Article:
Concerns over fat burning drug DNP as GP enquiries rise
There has been a rise in the number of doctors asking for professional advice about the fat burning drug DNP.
New research by the National Poisons Information Service (NPIS) shows there were six enquiries in 2012 compared to 300 last year.
The pill speeds up a person's metabolism and can cause organ failure.
It's banned as a weight loss drug but 2,4 Dinitrophenol, or DNP, is available online because it is a legitimately-used pesticide.
Prof Simon Thomas is a consultant physician and says young men are particularly at risk.
"Half of the patients referred to us are under the age of 24," he said.
"We think the most likely group are men who are using DNP as part of a body-building and body-sculpting regime."
Writing in the Emergency Medical Journal, NPIS staff say they believe more people are using the drug because there's been an increase in enquiries.
"One of the worrying things about DNP is the unpredictability," added Prof Simon Thomas.
"We know that there are people who use it over a period of time and have been fine and then suddenly developed high fevers and multi-organ failures and end up in hospital."
30 people suffered harmful effects after taking DNP between 2007 and 2013.
Half of them had a fever, two in five had abnormally fast heartbeats or sweating, 27% had nausea or vomiting and 23% suffered breathing difficulties.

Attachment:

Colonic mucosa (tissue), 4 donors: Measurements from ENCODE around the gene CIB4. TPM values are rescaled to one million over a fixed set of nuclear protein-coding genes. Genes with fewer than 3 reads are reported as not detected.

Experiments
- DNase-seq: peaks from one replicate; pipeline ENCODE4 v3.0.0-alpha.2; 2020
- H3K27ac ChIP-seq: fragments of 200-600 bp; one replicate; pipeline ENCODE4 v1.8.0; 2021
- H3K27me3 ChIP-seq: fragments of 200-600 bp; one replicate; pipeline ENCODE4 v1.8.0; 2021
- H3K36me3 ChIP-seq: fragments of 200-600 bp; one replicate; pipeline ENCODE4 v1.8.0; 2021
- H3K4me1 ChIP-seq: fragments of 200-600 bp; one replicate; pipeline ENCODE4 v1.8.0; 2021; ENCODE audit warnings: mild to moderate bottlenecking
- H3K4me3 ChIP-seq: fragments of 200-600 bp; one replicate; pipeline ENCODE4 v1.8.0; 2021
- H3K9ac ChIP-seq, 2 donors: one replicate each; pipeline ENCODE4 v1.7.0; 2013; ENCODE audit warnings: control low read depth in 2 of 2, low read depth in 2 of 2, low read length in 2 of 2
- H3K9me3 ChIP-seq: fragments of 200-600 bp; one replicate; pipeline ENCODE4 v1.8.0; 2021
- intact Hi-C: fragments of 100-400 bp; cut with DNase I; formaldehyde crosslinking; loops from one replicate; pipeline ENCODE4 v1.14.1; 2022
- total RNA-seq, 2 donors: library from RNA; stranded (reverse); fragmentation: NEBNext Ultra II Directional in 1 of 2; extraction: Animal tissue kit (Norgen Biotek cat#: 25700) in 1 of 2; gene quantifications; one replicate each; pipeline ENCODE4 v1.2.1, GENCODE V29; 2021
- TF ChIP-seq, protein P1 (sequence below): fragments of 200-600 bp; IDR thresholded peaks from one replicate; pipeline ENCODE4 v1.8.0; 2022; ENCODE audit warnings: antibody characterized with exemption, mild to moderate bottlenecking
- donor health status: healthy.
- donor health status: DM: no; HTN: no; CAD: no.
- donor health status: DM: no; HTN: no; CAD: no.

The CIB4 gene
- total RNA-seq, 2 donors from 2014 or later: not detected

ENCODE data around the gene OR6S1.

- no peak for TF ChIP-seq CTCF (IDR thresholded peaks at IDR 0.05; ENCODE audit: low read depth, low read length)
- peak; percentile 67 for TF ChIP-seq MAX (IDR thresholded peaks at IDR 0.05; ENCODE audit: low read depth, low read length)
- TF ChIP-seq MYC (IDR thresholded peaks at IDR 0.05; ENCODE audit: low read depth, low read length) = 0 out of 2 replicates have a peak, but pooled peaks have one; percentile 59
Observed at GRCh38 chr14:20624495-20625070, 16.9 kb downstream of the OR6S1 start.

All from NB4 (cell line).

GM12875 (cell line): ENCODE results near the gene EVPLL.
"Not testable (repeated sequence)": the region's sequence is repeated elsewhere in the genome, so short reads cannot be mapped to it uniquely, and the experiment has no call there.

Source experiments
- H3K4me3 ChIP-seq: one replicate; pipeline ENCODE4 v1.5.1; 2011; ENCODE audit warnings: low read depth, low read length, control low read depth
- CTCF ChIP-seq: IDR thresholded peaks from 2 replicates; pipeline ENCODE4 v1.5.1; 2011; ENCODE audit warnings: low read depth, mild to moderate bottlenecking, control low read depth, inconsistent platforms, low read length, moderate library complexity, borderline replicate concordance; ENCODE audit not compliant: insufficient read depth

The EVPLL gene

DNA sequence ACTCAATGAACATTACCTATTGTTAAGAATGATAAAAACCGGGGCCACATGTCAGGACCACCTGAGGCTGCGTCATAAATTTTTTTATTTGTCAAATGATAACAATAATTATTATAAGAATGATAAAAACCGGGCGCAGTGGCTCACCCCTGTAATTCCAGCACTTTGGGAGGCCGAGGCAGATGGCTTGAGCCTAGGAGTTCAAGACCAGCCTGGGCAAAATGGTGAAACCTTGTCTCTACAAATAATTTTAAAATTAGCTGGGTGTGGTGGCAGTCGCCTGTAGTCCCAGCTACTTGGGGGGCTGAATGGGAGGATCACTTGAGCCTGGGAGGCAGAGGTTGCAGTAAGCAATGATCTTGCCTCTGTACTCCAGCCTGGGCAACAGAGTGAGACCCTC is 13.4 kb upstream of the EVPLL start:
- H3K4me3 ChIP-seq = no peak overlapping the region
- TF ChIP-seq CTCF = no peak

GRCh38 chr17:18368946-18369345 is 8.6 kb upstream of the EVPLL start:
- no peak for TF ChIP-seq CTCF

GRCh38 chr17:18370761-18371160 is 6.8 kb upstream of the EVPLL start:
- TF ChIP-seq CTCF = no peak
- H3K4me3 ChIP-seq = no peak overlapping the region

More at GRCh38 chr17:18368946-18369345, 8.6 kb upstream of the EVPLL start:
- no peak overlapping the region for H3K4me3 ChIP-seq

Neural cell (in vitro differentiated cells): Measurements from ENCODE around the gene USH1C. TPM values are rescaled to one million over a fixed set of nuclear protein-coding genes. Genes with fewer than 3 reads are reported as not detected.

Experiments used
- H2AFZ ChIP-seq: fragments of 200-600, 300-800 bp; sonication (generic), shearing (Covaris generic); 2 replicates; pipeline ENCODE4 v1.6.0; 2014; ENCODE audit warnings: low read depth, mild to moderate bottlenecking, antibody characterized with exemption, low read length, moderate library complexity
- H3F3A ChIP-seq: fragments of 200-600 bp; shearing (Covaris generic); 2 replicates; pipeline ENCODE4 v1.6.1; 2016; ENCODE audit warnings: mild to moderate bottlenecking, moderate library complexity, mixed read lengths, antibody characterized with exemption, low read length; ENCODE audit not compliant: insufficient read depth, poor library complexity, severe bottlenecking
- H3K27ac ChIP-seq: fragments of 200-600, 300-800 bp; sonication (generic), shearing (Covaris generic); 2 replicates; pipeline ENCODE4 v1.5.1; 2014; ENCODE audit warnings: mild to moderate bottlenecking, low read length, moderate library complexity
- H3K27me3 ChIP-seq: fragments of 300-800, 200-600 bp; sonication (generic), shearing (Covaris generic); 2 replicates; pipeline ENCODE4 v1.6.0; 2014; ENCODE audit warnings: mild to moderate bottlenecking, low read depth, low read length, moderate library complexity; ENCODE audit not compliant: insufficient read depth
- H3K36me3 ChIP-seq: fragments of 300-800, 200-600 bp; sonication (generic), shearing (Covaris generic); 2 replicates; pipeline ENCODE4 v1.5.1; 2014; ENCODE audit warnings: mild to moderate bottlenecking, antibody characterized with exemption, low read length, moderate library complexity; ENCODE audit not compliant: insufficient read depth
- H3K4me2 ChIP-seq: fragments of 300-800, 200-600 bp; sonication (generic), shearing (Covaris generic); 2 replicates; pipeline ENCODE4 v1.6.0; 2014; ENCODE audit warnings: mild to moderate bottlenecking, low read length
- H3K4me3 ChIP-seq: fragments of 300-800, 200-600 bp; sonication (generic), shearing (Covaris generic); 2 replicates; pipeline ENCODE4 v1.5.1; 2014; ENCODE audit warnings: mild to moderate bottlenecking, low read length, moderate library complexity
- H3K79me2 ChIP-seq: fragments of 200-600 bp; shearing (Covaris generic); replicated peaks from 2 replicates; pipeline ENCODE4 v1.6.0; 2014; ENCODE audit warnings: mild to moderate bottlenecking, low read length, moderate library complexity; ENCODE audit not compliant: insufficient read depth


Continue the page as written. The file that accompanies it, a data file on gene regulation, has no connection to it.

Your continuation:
Five of them died.
One user spoke to the BBC's Inside Out in February.
"They might not have been aware of the dosage, so that's how this could've occurred.
"It's not as bad a drug if you know what you're doing. I think that these people probably didn't have the correct dosage and probably didn't know about getting very dehydrated."
Former solider Joe, 25, from Kent, has also taken DNP and said: "I got it from someone I knew from bodybuilding who was doing a competition. I suppose you could call him a steroid dealer."
He doesn't take it any more saying he's now into motorbikes instead.
"I was taking the product once a day," he said. "I upped it to two, it was awful to take and made me feel very lethargic,.
"I literally had no energy whatsoever, was constantly down, it was horrible and I'd never take it again. But admittedly it did work."
In April 2013, following the inquest into the death of Sarah Houston who died from taking DNP, Prime Minister David Cameron pledged to "look carefully" at how to highlight the dangers of banned weight-loss drugs being sold legally for other uses.
Her family has called for the slimming pill to be made illegal and say it is "incomprehensible" it can be bought online.